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Beginning Tuesday, June 15, Andrew Botsford of Quogue will once again introduce our summer films each Tuesday night and discuss them afterward with guest commentators, followed by an informal audience discussion.
Most recently a visiting professor and communications consultant for the graduate arts program at Stony Brook Southampton, Andrew was for 20 years the associate editor of The Southampton Press and editor of its Arts & Living section and has written extensively about film, theatre, and the arts. The host of the annual Hamptons Doc Fest in Sag Harbor, he has been an actor, director and producer with the Hampton Theatre Company in Quogue since 1985.
This is Andrew’s 15th year of hosting the WHBPAC summer film series.Find Out More
When a proposed pipeline creates hostilities between residents of a small town, a newly-arrived forest ranger must keep the peace after a snowstorm confines the townspeople to an old lodge. But when a mysterious creature begins terrorizing the group, their worst tendencies and prejudices rise to the surface, and it is up to the ranger to keep the residents alive, both from each other and the monster which plagues them.Find Out More
To the tight-knit community of Sainte-Adeline, Quebec, Magalie appears as a normal suburban high school sophomore surrounded by friends. But this popular teenage girl is harboring a shocking secret: she’s pregnant. When Magalie refuses to identify the father, suspicions among the townsfolk come to a boiling point and the layers of a carefully maintained social varnish eventually crack.Find Out More
FINAL ACCOUNT is an urgent portrait of the last living generation of everyday people to participate in Adolf Hitler’s Third Reich. Over a decade in the making, the film raises vital, timely questions about authority, conformity, complicity and perpetration, national identity, and responsibility, as men and women ranging from former SS members to civilians in never-before-seen interviews reckon with — in very different ways — their memories, perceptions and personal appraisals of their own roles in the greatest human crimes in history.Find Out More
Can You Bring It: Bill T. Jones and D-Man in the Waters is a feature documentary that traces the remarkable history and legacy of one of the most important works of art to come out of the age of AIDS –choreographer Bill T. Jones’s tour de force ballet “D-Man in the Waters.” In 1989, D-Man in the Waters gave physical manifestation to the fear, anger, grief, and hope for salvation that the Bill T. Jones/Arnie Zane Company felt as they were embattled by the AIDS pandemic. As a group of young dancers reconstructs the dance, they learn about this oft forgotten history and deepen their understanding of the power of art in a time of plague.Find Out More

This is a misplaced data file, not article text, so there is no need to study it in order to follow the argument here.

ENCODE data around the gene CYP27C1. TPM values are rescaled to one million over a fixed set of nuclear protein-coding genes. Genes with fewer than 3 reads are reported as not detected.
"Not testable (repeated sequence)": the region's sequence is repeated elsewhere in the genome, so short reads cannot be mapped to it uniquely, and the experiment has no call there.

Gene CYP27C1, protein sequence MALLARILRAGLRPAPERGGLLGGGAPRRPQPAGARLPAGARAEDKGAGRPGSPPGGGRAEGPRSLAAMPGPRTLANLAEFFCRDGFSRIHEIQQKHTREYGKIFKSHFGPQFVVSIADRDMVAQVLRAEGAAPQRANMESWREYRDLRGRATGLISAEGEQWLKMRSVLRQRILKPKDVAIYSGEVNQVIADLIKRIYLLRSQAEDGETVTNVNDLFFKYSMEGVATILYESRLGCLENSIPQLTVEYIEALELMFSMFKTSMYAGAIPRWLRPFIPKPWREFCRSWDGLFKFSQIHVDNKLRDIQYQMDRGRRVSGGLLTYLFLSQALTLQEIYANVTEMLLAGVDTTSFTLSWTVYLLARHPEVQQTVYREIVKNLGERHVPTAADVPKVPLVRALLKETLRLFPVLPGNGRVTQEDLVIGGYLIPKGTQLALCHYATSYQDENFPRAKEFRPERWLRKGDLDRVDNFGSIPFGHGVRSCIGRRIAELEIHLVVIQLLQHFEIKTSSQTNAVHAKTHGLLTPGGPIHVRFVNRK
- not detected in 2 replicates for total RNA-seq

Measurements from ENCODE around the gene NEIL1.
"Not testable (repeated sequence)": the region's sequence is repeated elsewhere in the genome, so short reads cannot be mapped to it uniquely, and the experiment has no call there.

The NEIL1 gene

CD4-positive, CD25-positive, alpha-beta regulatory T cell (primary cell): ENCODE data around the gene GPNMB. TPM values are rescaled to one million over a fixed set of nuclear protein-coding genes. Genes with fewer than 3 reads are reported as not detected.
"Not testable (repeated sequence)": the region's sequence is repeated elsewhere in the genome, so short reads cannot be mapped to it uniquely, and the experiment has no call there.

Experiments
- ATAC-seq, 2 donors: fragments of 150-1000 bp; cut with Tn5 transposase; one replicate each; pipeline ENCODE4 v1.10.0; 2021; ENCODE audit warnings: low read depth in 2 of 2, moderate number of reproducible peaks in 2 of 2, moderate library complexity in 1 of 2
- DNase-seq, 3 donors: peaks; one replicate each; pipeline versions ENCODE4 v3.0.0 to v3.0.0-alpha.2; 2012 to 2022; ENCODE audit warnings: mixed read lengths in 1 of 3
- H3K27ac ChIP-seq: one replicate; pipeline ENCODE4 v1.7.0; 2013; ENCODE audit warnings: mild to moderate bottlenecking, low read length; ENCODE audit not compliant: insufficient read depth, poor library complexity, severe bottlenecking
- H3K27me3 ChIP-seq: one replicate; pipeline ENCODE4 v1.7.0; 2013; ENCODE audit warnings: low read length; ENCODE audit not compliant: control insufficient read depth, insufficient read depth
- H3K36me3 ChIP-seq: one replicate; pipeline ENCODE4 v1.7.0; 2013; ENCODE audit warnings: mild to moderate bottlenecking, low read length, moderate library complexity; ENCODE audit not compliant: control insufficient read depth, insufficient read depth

SUMMERTIME follows the intersecting stories of 27 youth spoken word poets over a single day in Los Angeles. The director’s ground-breaking vision began at a poetry showcase where performers from across the City of Angels recited fearlessly personal texts about themselves, their communities, and their relationship to their city. The project was then developed around their individual poems and interwoven into a larger, unified, and gloriously moving narrative experiment — part contemporary musical and part sociological art. SUMMERTIME explores themes of identity, community, and intersectionality through the unique perspectives of this diverse ensemble.Find Out More
Retired hairdresser Pat Pitsenbarger (Udo Kier) has given up on life from the confines of his small-town Sandusky, Ohio nursing home. But when Pat gets word that a former client’s dying wish was for Pat to style her final hairdo, he sets out on an epic journey across Sandusky to confront the ghosts of his past–and collect the beauty supplies necessary for the job. SWAN SONG is a comical and bittersweet journey about rediscovering oneself, and looking gorgeous while doing so.Find Out More
Directed by Dash Shaw 95 Mins | English | NR Cryptozoo is a hand drawn, gritty and fantastical parable about society versus the individual. A zoo that rescues mythological creatures in psychedelic 1960’s San Francisco races the U.S. Military to find and save a Baku, a Japanese dream-eating cryptid, to prevent the military from…Find Out More
In the late 80s and early 90s, the streets of downtown Manhattan were the site of a collision between two vibrant subcultures: skateboarding and hip hop. Narrated by Zoo York co-founder Eli Gesner with an original score by legendary hip-hop producer Large Professor (Nas, A Tribe Called Quest), All the Streets Are Silent brings to life the magic of the time period and the convergence that created a style and visual language that would have an outsized and enduring cultural effect. From the DJ booths and dance floors of the Mars nightclub to the founding of brands like Supreme, this convergence would lay the foundation for modern street style. Paris Is Burning meets Larry Clark’s KIDS, All the Streets Are Silent is a love letter to New York–examining race, society, fashion, and street culture.Find Out More